Gary Hartzell, professor of education at the University of Nebraska, refers to library media specialists as "invisible" professionals (1997). He argues that in many school districts, library media specialists should be participants in the decisions affecting technology, curriculum, and resources at the school and district level. He also points to the widespread trend of cutting library budgets and, in some cases, library media positions to ease school financial problems. Hartzell points out that there are very few courses in any major school of education in this country that focus on the use of library and information in learning and teaching. Few teacher training programs mention the roles of the library media program and the library and information professional at all. Some library media specialists are reluctant to promote themselves to fellow educators and the school administration because they do not clearly communicate the nature and role of library and information work. Library media specialists need to do a better job of clearly articulating their roles in preparing students for the information- and technology-rich workplace of the future. It is essential for library media specialists to commit themselves to the central principles that define their roles as information specialists and educators-helping students to achieve optimum use of information literacy.

What kinds of technology tools will be available to schools in the near future? Some trends appear clear-we will have more connectivity and technology that is customized to individual needs. Technology will be integrated seamlessly. Processing tools, communication tools, and information tools will be connected with common access mechanisms and interfaces. Clearly, future technology will present a special challenge and opportunity for education. Library media specialists are part of the solution. As noted, librarians are the original information specialists. We call this "the information perspective," and it means that library media specialists look at curriculum, assignments, and learning in terms of the information resources, processes, and technologies required for student success. Library media professionals have tried to teach students to consider the information resources they need and then to use the appropriate access technology to find resources and information. Library media specialists have been pioneers in teaching information skills and integrating technology skills into the information problem-solving process. One of the most popular approaches to integrated information and technology skills is the Big6 approach, developed by Mike Eisenberg and Bob Berkowitz (1988). The Big6 approach is a six stage, non-linear model for information problem-solving. The Big6 and other models of the information process (such as those by Kuhlthau, 1993; Stripling and Pitts, 1988; and Pappas and Tepe, 1995) define the path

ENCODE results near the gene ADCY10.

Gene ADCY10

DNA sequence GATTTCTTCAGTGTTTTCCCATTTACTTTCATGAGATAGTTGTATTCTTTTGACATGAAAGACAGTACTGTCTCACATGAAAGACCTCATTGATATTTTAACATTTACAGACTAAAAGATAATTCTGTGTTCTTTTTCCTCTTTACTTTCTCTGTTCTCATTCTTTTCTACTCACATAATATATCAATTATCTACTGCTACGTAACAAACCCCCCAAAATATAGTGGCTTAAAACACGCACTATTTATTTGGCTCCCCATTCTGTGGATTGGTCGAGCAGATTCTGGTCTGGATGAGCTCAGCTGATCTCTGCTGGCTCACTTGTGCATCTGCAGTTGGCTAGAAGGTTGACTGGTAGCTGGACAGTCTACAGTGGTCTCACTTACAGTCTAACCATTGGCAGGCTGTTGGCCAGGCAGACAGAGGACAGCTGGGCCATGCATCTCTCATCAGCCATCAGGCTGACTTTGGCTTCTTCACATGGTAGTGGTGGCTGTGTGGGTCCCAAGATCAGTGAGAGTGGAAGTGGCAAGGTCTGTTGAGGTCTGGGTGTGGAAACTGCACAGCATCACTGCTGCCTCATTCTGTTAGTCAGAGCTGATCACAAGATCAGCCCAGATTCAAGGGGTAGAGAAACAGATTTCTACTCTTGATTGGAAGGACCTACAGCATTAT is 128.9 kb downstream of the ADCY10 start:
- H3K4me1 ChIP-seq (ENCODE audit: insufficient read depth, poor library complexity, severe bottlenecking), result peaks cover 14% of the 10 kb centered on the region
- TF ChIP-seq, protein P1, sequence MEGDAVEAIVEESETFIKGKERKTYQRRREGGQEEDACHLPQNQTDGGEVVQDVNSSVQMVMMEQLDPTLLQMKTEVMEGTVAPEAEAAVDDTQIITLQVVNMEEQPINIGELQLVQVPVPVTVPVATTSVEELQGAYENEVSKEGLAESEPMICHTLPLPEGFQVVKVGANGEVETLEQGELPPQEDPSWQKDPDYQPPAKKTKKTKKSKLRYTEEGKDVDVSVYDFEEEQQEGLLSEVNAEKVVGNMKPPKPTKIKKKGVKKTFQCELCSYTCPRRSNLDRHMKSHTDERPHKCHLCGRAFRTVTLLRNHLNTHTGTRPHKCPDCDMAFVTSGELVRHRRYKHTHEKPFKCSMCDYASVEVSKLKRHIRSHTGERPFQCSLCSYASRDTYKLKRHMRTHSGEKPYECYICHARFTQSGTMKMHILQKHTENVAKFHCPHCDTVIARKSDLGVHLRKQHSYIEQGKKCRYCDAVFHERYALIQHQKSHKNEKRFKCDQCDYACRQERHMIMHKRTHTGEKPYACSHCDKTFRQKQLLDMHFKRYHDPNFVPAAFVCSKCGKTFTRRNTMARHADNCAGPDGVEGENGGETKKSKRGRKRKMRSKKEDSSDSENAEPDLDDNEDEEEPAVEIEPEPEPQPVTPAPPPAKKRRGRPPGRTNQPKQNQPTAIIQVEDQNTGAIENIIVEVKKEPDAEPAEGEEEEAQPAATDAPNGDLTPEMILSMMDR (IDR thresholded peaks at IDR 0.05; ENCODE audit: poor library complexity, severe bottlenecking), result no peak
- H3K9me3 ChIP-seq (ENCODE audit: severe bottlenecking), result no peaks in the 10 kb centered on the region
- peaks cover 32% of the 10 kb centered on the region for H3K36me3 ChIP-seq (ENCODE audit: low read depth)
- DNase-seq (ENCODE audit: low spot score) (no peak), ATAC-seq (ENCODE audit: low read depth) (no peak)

that students take to solve information problems. When the focus is on the problem-solving aspects of learning, technology assumes its rightful place as a tool.

The changing role of technology in education will increase opportunities for information literacy educators. As technology becomes more prevalent in learning and teaching, there is even a greater need for information, library, and technology work in schools. The word "disintermediation" is discussed in reference to future technologies. Disintermediation is the idea that as technology becomes more advanced, users will no longer require assistance to use it (Gillian, 1996). The development of the World Wide Web has revealed a very different story. We have seen a dramatic increase in the use of question-and-answer services (such as Ask ERIC, in the past five years. As the Web becomes more complex, users need more help to find what they want. Information and technology specialists are well equipped to help users find information.